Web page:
The Key to Keeping First Things First
“The main thing is to keep the main thing the main thing.” This is a quote that seems to be most attributed to Stephen Covey, but his book was first published in 1987 and I’ve heard preachers using it well before that.
“The main thing is to keep the main thing the main thing.” There something about that kind of logic that makes me smile.
What are the main thing for you?
Before you go all spiritual and ruin this exercise, I want to you stop and think. Do you do what you do because it’s important to you and your personal development or do you do what you do because it just “needs to get done”?
Now when we do something with all everything do whatever we do becomes important at least to our personal development. Brother Lawrence called it “practicing the presence of God.” He focussed on God’s presence no matter what he was doing.
Paul told us, “Work willingly at whatever you do, as though you were working for the Lord rather than for people.” Colossians 3:23 (NLT)
And that really is the key to keeping first things first. When we do what we do as if it’s for God instead of trying to please someone or live up to their expectations life is better. This is assuming that the main thing is to keep God the main thing.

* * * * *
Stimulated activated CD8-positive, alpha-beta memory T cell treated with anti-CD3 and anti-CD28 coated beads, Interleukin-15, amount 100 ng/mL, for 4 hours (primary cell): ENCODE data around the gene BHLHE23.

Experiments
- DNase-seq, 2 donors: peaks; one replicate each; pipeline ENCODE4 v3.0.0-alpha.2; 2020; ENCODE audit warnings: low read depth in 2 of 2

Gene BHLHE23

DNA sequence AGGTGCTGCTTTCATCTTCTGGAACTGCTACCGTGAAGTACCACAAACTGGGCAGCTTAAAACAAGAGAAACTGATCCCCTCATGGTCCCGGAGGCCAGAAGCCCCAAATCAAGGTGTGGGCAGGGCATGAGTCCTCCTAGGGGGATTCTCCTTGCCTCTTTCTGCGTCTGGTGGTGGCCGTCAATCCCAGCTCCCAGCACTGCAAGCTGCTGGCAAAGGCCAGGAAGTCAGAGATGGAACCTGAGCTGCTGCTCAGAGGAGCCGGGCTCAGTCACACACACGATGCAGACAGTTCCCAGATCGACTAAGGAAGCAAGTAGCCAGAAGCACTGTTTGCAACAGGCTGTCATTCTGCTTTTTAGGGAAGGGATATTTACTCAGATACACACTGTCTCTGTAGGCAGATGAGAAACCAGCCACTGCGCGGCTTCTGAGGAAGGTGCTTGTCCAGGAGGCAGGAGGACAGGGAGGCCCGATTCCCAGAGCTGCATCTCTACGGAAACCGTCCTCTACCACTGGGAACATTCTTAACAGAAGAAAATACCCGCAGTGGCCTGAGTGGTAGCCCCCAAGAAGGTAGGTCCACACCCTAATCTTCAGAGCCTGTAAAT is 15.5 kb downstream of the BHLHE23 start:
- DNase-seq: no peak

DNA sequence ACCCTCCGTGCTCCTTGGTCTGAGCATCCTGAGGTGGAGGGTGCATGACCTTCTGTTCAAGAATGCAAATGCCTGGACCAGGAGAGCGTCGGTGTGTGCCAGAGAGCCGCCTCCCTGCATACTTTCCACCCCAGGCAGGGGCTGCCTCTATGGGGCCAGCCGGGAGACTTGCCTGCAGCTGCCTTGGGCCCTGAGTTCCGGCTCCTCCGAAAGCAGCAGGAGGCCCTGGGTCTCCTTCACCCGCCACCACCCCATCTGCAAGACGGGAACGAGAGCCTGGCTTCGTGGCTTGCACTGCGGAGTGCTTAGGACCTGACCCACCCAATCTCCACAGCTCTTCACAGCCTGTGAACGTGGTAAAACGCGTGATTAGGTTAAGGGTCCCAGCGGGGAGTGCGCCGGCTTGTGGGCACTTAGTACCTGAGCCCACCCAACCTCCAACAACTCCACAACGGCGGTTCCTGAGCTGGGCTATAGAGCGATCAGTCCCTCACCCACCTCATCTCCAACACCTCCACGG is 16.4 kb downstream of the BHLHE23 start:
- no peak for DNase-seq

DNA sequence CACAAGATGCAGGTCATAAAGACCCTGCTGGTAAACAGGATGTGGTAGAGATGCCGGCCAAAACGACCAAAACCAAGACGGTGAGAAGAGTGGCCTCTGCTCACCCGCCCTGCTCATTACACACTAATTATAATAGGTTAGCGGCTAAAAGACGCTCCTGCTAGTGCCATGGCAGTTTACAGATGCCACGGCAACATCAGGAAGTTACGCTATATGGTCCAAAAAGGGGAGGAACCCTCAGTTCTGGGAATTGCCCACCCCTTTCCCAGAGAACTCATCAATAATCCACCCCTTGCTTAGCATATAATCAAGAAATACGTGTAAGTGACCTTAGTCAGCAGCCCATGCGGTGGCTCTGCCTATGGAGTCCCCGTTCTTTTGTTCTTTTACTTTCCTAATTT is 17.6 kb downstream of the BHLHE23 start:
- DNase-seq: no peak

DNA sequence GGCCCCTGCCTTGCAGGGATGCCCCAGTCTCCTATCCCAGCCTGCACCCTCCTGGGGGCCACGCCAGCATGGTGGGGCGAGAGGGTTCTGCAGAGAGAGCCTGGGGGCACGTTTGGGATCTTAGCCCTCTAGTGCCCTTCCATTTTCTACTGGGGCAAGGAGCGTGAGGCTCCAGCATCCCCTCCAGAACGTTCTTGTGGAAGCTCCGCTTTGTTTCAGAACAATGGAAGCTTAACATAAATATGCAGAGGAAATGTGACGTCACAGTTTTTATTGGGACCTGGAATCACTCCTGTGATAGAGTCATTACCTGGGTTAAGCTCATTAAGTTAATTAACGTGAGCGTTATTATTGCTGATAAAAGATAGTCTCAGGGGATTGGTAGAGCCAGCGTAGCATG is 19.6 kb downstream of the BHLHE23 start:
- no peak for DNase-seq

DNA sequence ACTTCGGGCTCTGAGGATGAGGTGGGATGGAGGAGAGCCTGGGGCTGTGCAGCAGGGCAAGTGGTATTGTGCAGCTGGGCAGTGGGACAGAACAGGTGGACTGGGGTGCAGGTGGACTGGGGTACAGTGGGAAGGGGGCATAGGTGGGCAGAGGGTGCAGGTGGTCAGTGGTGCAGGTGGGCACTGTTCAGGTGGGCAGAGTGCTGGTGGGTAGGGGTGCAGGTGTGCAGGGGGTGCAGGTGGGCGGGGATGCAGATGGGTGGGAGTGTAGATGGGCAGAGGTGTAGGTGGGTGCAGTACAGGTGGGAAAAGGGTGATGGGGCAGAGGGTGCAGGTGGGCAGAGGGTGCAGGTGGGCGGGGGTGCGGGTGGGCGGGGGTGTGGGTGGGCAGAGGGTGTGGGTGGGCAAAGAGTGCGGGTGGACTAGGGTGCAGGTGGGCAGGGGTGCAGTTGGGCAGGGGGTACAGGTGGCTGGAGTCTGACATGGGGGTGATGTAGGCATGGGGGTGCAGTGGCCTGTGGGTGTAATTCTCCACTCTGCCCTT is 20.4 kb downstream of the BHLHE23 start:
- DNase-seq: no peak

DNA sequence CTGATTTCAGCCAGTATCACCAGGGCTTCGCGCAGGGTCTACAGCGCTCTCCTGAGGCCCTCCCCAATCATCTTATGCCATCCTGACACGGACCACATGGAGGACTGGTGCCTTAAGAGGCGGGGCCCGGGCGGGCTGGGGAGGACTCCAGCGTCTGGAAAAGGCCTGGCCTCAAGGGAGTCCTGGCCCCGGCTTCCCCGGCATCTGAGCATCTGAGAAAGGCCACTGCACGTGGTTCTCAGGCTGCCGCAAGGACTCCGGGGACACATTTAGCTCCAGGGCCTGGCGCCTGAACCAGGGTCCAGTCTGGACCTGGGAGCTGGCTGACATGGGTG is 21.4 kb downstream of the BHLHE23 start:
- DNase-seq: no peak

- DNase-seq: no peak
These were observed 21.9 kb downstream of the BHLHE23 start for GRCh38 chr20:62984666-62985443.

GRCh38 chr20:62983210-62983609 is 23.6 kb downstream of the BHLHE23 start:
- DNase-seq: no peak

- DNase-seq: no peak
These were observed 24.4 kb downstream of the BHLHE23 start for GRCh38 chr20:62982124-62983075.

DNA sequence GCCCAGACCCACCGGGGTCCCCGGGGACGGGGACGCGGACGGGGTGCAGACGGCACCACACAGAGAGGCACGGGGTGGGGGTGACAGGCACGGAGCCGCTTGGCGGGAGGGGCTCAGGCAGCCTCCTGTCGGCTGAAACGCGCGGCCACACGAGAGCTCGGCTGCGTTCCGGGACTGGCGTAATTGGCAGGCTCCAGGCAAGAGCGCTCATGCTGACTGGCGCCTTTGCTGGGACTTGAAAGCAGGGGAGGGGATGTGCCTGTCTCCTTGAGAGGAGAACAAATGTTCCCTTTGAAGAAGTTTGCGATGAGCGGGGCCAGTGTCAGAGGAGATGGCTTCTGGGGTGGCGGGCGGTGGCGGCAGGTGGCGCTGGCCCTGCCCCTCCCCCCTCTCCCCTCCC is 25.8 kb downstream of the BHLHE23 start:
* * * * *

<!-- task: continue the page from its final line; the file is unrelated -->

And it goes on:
Now you might think I’m trying to motivate myself to finish up our taxes today…and you’re probably right. I have stacks of receipts littering my office floor as if I was training a puppy. I’ve already total most of what I need to total – every year I tell myself I should do weekly updates and every year I do it for a few months and so every year I have stacks of receipts on my floor. And then I start philosophizing about things like the main thing.
How do you keep the main thing the main thing? Tell me in the comments
Mind If I Pray For You?
Lord, you told us to not worry more than you told us we need to love. It’s so hard to worry when we keep the main thing the main thing. Help us to do that. Help us all to do what we do to become more like you and stop doing what we do to keep up appearances or to please someone that we may or may not even really like. Encourage us to practice your presence in all we do.